Kazakhs aren’t the only ones who like Nauryz, believe you me

19 марта 2011, 17:10

Nauryz, the rites-of-spring holiday that Kazakhs observe every March, can be a good deal for foreigners like me.

When I was living in Almaty, I would awaken at the start of Nauryz to see lots of Kazakhs tidying up the yard under my first-floor apartment window: sweeping the sidewalk, raking up leaves, lopping off dead tree branches.

“Those Kazakhs really know how to treat a foreigner,” I thought. “Doing all that yard work for me – and for free.”

Then I learned that another Nauryz tradition is setting up nomad tents, or yurt, at various places in town and inviting in friends and dignitaries to taste some yummy dishes.

I remembered during cherry blossom time in Japan how the Japanese would see me walk by while they were celebrating under the trees and call out: “Hey, Gaijin-san (Honorable Foreigner), please join us.”

I got some great food and lots of booze that way, so I thought I’d try it in Kazakhstan.

So one Nauryz I wandered into a yurt in Almaty acting like I was lost and – sure enough – the hospitable Kazakhs asked me in for food and drinks.

This year I learned about another Nauryz tradition I was unaware of: the Catch and Kiss. It’s a great deal for a guy!

A man on horseback gives a woman on horseback a head start and, if he catches her before she reaches the finish line, he gets a kiss.

“This is better than free food in a yurt!” I enthused to myself.

Then I learned what happens when the guy doesn’t catch the girl in time: She can horsewhip him all the way back to the starting line. Ai yai  yai!

“With Kazakhs’ longstanding skill as riders, chances are that many women are good equestrians,” I mused. “So I’d better not get involved in a fair race. I have to do something to reduce the odds of the girl winning.”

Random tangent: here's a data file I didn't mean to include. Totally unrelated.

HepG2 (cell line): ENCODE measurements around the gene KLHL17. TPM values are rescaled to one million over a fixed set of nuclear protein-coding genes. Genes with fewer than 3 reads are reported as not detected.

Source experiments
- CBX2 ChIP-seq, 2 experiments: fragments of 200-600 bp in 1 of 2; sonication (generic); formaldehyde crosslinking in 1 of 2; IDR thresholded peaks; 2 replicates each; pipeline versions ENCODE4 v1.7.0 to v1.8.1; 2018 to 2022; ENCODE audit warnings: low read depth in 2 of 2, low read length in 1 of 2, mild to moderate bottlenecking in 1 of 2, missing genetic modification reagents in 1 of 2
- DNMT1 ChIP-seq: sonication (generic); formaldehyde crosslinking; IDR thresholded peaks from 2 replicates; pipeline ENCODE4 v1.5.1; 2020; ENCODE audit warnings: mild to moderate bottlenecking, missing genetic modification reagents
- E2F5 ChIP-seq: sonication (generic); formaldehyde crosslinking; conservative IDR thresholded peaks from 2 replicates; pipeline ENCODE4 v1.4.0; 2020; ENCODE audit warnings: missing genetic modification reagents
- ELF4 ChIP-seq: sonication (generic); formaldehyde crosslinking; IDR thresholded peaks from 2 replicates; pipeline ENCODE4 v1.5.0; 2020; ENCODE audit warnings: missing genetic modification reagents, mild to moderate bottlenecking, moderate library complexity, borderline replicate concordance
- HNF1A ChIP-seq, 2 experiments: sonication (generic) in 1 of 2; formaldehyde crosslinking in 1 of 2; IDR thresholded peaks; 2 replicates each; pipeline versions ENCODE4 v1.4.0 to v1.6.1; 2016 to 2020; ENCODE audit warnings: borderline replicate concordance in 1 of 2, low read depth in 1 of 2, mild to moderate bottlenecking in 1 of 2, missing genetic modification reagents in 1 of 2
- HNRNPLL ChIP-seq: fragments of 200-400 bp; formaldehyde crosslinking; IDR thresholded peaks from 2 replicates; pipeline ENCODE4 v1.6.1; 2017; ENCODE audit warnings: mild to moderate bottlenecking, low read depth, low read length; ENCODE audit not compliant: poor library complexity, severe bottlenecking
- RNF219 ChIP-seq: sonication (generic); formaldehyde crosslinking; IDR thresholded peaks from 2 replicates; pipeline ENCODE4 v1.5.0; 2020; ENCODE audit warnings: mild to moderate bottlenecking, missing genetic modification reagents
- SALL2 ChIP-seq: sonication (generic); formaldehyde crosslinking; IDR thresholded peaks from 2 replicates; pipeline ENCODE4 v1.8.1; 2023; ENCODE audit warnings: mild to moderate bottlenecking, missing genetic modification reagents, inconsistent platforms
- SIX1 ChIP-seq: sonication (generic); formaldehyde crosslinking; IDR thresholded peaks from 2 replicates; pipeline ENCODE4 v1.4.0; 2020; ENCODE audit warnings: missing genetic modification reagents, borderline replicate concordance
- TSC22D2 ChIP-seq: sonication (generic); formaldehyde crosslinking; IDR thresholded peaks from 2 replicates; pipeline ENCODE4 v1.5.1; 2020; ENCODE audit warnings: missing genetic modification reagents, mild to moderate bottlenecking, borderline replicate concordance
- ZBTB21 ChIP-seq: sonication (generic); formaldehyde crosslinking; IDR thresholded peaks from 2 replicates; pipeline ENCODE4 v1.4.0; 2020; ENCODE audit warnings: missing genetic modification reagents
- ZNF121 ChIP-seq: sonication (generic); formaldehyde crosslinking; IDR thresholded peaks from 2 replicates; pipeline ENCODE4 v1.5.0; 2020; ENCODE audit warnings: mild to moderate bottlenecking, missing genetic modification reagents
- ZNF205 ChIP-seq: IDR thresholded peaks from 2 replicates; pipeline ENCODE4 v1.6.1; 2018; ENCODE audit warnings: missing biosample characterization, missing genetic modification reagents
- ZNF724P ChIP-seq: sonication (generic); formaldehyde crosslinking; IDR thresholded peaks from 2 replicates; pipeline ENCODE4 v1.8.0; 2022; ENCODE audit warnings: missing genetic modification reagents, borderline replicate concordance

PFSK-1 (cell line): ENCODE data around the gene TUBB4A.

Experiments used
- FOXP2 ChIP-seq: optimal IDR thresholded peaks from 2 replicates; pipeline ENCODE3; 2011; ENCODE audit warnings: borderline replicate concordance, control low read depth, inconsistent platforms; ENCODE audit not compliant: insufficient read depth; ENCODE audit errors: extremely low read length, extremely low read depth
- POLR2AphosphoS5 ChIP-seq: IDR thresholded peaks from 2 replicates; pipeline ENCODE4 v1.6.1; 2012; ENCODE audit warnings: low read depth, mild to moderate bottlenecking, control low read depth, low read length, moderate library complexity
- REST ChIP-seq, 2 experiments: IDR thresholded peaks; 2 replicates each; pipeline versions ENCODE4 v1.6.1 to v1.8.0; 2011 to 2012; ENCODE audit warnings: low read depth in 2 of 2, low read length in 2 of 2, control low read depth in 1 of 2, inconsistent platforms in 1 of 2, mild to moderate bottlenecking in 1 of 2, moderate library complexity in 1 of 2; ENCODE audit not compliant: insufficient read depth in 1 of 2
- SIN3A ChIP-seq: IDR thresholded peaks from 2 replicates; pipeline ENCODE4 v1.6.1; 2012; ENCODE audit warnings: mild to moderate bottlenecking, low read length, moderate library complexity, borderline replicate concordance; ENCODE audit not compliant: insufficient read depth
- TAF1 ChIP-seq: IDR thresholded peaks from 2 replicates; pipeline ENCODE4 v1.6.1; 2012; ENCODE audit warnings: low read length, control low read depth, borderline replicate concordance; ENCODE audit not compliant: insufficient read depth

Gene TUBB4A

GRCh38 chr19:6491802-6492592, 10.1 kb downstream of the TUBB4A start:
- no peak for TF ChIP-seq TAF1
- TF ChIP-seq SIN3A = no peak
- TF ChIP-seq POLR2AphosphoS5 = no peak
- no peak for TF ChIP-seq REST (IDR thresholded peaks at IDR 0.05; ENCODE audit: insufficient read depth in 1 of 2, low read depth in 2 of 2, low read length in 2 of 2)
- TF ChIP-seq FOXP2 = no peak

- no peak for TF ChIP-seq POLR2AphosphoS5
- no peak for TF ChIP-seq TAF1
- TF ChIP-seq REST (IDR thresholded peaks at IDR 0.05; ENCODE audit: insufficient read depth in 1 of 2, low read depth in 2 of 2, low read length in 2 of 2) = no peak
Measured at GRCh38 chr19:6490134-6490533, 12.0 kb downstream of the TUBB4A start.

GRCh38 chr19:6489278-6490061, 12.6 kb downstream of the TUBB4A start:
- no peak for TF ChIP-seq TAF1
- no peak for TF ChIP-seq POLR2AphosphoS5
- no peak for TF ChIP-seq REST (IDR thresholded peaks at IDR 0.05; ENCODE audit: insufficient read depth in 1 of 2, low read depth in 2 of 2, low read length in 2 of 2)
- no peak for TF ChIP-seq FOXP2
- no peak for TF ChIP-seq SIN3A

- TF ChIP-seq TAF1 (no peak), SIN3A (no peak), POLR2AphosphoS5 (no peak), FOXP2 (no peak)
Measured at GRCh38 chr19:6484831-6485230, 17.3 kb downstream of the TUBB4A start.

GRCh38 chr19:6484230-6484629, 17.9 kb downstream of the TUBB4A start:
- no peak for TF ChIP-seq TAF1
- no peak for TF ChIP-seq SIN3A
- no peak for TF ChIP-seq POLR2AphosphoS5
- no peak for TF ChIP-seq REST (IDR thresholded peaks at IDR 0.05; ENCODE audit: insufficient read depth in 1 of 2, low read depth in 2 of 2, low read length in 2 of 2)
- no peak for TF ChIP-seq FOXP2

So I came up with a scheme.

The first part of the strategy is when the girl isn’t looking, I’ll exchange her mount for one I’ve chosen. I will find a nag on its last wobbly legs at a local meat market that is intent on transforming the steed into sausage.

Now older horses, as we all know, have unmistakable touches of gray on their snouts, in their manes, tails and other places – a dead giveaway that someone has slipped a ringer under the lady.

So I bought two tins of shoe polish – one black for a black horse and one brown for a bay. The plan is to apply the polish generously so the lady thinks she’s got a good mount. Some of the polish is likely to come off her costume but she’s unlikely to notice it before I’ve stealed the kiss, I figure.

I have no contingency plan for covering up the gray if the horse is a palomino (golden) or is spotted, but what are the odds of that?

The second part of my strategy is a contingency for the girl winning despite my slipping a ringer under her.

Since I’m no threat to John Wayne when it comes to riding a horse, there is a good chance she’ll win even if she’s on a horse only hours removed from the meat grinder. For that eventuality, I will need to do something with her whip.

I’ve looked at photos of Kazakh horsewhips. They are thick enough to leave big red whelps, and I’ve never liked pain.

So when the lady’s not looking, I’ll take her whip and file down the middle so it’s a little wider than a toothpick.

The idea is that one good whack on my legs will break the whip, allowing me to escape with just one bruise. If she breaks the whip while she’s urging her horse to the finish line, that’s even better.

With my foolproof strategy in mind, I’ll be heading to the Catch and Kiss with full confidence! In fact, the potential reward is already giving me an adrenalin rush.

Now you can see, my Kazakh friends, why I love this wonderful Nauryz holiday you celebrate every year.


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